Even some enviros question LCFS schemes

The state Dept. of Ecology released a “discussion document” this week regarding the Inslee administration’s possible low-carbon fuel standard (LCFS), which aims to reduce the carbon-intensity of fuels. The public is invited give comment to Ecology regarding an LCFS program, which is outlined here.

The LCFS process is going forward in Washington just as some in the environmental community are starting to question the value of LCFS programs. A new report by the World Resources Institute advised governments to phase out LCFS programs and knocked biofuels for the destructive land use decisions they encourage.

“Turning plant matter into liquid fuel or electricity is so inefficient that the approach is unlikely ever to supply a substantial fraction of global energy demand,” the New York Times summarized. The report explained why LCFS programs are falling out of favor:

Proponents originally hoped that these laws would provide incentives to incorporate environmentally preferable biofuels, particularly those from cellulose, at a time when thinking about the greenhouse gas consequences of biofuels ignored land use implications.

The inefficiency of biofuels and the downsides of turning food-producing land over to fuel production are major problems. As we’ve pointed out on SGW before, a potential LCFS program in Washington has other hurdles to overcome.

  • A low-carbon fuel standard is one of the least cost-effective ways to reduce carbon.
  • Pairing an LCFS program with a cap-and-trade system, as the governor wants to do, makes little sense.
  • An LCFS program can be effective at reducing carbon, or it can be low-cost. It cannot be both.

It remains unclear where the biofuels needed for an LCFS program would even come from. The dreams of cellulosic ethanol are not even close to coming true.

In his 2007 book Apollo’s Fire, Gov. Inslee and his co-author wrote boldly, “It would be comforting to avoid the prospect of being proven wrong by the passage of time. But your authors are built of sterner stock. We refuse to take refuge in the privilege of punditry to cloak our comments in vague surmises.” Among their predictions:

  • “About 2011 meaningful amounts of cellulosic ethanol are becoming available at service stations across the country.”
  • “cellulosic ethanol will make a rapid penetration of the market.”

Todd Myers pointed out last summer:

This prediction has already proven to be incorrect. There was virtually no cellulosic ethanol available in 2011. Last year, two years after Inslee’s deadline, the EPA was forced to reduce its target for cellulosic biofuel production from 6 million gallons down to 810,185 gallons because it was all that was available. To put that in context, in 2013, the United States consumed 134.51 billion gallons of gasoline according to the Energy Information Administration. Cellulosic biofuel accounted for less than 0.001 percent of total fuel consumed in the United States – about 189 seconds worth of fuel last year.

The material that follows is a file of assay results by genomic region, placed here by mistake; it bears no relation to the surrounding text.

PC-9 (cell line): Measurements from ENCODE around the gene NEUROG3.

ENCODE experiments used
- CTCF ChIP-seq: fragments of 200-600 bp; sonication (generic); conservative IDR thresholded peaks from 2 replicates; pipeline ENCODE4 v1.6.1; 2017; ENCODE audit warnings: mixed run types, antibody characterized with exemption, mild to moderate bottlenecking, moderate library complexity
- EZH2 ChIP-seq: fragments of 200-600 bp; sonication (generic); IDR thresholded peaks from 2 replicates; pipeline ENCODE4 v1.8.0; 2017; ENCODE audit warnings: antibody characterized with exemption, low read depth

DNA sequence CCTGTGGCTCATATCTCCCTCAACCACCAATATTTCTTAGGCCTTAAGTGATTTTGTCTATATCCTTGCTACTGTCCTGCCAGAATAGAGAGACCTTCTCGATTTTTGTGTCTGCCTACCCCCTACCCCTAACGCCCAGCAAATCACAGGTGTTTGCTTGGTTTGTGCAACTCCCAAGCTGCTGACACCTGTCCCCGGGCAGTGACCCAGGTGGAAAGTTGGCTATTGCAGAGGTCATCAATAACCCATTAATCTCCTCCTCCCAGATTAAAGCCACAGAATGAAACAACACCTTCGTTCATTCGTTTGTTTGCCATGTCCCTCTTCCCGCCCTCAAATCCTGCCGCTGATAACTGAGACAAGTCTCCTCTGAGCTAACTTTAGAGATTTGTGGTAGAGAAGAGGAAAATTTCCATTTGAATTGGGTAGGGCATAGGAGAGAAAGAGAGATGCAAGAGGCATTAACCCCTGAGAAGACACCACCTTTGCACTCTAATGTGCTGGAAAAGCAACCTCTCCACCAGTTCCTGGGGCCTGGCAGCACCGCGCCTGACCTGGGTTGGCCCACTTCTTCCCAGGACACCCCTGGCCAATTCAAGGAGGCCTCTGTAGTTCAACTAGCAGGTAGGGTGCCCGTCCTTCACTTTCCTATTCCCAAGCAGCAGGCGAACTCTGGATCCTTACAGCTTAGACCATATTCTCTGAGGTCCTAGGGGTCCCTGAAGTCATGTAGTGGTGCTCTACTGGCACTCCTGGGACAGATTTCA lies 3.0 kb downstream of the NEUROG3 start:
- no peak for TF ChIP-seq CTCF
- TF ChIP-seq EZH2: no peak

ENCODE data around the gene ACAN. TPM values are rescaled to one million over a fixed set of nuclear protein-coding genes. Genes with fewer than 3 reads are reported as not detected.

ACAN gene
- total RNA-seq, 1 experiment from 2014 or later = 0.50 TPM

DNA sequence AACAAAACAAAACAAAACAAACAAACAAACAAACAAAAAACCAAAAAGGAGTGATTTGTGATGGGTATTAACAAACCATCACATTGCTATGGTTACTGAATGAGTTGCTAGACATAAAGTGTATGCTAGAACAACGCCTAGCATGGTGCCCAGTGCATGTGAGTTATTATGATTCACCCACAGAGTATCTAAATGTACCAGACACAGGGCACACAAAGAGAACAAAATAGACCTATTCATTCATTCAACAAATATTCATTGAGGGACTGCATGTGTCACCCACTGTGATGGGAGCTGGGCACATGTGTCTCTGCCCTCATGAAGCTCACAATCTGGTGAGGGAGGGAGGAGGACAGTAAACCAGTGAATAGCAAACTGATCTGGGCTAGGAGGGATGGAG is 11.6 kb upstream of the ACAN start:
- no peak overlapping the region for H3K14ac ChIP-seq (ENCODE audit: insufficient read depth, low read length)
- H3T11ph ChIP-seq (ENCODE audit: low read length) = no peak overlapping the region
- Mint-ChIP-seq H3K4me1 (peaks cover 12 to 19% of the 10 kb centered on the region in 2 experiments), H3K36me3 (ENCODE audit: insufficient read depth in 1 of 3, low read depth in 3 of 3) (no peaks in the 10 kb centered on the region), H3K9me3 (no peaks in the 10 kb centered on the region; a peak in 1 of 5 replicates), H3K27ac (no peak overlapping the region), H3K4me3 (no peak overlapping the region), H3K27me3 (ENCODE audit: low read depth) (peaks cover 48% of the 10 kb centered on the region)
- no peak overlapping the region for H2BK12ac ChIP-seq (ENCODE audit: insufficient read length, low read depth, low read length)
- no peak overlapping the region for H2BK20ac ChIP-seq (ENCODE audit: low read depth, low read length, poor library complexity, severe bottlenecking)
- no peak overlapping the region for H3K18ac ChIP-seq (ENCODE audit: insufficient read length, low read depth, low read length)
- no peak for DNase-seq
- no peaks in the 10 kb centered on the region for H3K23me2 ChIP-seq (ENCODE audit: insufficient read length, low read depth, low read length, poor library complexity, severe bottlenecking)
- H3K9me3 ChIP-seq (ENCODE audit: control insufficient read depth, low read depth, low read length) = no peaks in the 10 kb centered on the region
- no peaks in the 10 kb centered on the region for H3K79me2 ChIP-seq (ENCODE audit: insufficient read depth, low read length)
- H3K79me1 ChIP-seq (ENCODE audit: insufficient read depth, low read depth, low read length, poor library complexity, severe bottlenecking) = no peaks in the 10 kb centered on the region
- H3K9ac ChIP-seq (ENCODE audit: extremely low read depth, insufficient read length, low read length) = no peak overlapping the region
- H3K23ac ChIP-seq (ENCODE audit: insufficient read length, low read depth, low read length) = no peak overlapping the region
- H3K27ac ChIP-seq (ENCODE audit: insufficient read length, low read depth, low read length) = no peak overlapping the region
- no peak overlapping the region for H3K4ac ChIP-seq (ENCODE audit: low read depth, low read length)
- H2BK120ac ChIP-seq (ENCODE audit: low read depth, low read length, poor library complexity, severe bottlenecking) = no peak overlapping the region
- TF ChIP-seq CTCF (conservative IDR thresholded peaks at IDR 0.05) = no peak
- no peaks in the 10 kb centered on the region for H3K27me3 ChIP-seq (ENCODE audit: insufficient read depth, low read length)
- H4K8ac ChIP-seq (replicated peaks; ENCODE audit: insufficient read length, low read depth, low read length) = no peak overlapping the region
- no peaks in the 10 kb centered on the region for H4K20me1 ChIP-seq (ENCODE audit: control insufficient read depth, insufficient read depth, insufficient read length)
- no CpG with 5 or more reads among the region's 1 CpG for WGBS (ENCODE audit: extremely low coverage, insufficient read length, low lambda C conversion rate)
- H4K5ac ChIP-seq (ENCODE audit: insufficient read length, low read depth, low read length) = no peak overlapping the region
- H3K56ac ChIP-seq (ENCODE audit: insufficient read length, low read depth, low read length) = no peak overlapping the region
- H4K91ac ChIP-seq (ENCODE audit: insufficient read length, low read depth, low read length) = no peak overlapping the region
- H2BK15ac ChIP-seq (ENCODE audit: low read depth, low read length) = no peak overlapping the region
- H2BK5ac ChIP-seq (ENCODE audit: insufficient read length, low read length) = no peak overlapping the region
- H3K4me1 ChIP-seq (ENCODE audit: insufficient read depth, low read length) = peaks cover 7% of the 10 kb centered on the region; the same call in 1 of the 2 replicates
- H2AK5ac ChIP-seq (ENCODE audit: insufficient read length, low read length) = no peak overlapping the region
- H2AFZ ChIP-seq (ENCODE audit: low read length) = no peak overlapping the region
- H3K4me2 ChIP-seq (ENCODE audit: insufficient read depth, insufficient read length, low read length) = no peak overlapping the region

Last fall the Capital Press highlighted a local experiment, funded by a $40 million grant, to explore producing cellulosic ethanol from poplar trees. “[The program manager] said cellulosic fuels could be made for about $4 a gallon, but that doesn’t include the cost of building a refinery, which could double the fuel price,” the paper wrote.

That didn’t make any economic sense then. Now with $2.15 a gallon gas, it makes even less sense now. With biofuels unlikely to provide a significant percentage of the world’s energy and with many questioning the wisdom of using vast tracts of land to grow those crops, now is a good time to put the brakes to an LCFS program here.
-Rob McKenna

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Rob McKenna
Rob served two terms as Washington’s Attorney General, from 2005 to 2013. He successfully argued three cases before the U.S. Supreme Court and negotiated three of the largest consumer financial protection settlements in national history, all involving mortgage lending and servicing. He is a recognized leader in the development of consumer protections on the internet, in data protection and privacy regulation.